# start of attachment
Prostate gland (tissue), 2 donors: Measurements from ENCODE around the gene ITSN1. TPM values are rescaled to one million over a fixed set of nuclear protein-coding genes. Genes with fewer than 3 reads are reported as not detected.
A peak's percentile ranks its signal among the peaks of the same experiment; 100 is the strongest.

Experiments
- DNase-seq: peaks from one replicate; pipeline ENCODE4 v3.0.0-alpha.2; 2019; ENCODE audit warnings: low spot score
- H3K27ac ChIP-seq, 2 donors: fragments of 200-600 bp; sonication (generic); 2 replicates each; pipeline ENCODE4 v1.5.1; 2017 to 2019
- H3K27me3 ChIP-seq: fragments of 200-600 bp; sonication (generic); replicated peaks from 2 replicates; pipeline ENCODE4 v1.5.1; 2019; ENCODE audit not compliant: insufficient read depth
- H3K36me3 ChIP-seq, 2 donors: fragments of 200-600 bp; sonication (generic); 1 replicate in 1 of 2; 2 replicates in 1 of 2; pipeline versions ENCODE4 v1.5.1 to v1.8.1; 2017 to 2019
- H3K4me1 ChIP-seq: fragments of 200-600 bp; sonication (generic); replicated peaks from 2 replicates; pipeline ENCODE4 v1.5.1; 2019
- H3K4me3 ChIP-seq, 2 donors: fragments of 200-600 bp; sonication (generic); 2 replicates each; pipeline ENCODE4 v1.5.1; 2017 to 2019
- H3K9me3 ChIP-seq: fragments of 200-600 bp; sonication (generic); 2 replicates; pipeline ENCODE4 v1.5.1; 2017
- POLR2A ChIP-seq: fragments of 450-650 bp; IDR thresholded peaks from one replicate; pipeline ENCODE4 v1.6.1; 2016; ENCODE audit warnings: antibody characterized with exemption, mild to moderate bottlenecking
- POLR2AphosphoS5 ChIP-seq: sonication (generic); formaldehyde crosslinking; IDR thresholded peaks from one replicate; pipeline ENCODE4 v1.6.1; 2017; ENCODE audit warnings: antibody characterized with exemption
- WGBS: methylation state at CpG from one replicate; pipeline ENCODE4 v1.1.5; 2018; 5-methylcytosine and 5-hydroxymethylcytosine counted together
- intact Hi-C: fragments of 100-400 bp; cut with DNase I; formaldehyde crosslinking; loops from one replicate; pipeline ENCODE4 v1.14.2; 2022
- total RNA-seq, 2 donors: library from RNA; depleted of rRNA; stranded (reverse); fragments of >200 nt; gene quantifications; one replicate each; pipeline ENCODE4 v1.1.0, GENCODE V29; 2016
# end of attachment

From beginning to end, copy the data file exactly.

Prostate gland (tissue), 2 donors: Measurements from ENCODE around the gene ITSN1. TPM values are rescaled to one million over a fixed set of nuclear protein-coding genes. Genes with fewer than 3 reads are reported as not detected.
A peak's percentile ranks its signal among the peaks of the same experiment; 100 is the strongest.

Experiments
- DNase-seq: peaks from one replicate; pipeline ENCODE4 v3.0.0-alpha.2; 2019; ENCODE audit warnings: low spot score
- H3K27ac ChIP-seq, 2 donors: fragments of 200-600 bp; sonication (generic); 2 replicates each; pipeline ENCODE4 v1.5.1; 2017 to 2019
- H3K27me3 ChIP-seq: fragments of 200-600 bp; sonication (generic); replicated peaks from 2 replicates; pipeline ENCODE4 v1.5.1; 2019; ENCODE audit not compliant: insufficient read depth
- H3K36me3 ChIP-seq, 2 donors: fragments of 200-600 bp; sonication (generic); 1 replicate in 1 of 2; 2 replicates in 1 of 2; pipeline versions ENCODE4 v1.5.1 to v1.8.1; 2017 to 2019
- H3K4me1 ChIP-seq: fragments of 200-600 bp; sonication (generic); replicated peaks from 2 replicates; pipeline ENCODE4 v1.5.1; 2019
- H3K4me3 ChIP-seq, 2 donors: fragments of 200-600 bp; sonication (generic); 2 replicates each; pipeline ENCODE4 v1.5.1; 2017 to 2019
- H3K9me3 ChIP-seq: fragments of 200-600 bp; sonication (generic); 2 replicates; pipeline ENCODE4 v1.5.1; 2017
- POLR2A ChIP-seq: fragments of 450-650 bp; IDR thresholded peaks from one replicate; pipeline ENCODE4 v1.6.1; 2016; ENCODE audit warnings: antibody characterized with exemption, mild to moderate bottlenecking
- POLR2AphosphoS5 ChIP-seq: sonication (generic); formaldehyde crosslinking; IDR thresholded peaks from one replicate; pipeline ENCODE4 v1.6.1; 2017; ENCODE audit warnings: antibody characterized with exemption
- WGBS: methylation state at CpG from one replicate; pipeline ENCODE4 v1.1.5; 2018; 5-methylcytosine and 5-hydroxymethylcytosine counted together
- intact Hi-C: fragments of 100-400 bp; cut with DNase I; formaldehyde crosslinking; loops from one replicate; pipeline ENCODE4 v1.14.2; 2022
- total RNA-seq, 2 donors: library from RNA; depleted of rRNA; stranded (reverse); fragments of >200 nt; gene quantifications; one replicate each; pipeline ENCODE4 v1.1.0, GENCODE V29; 2016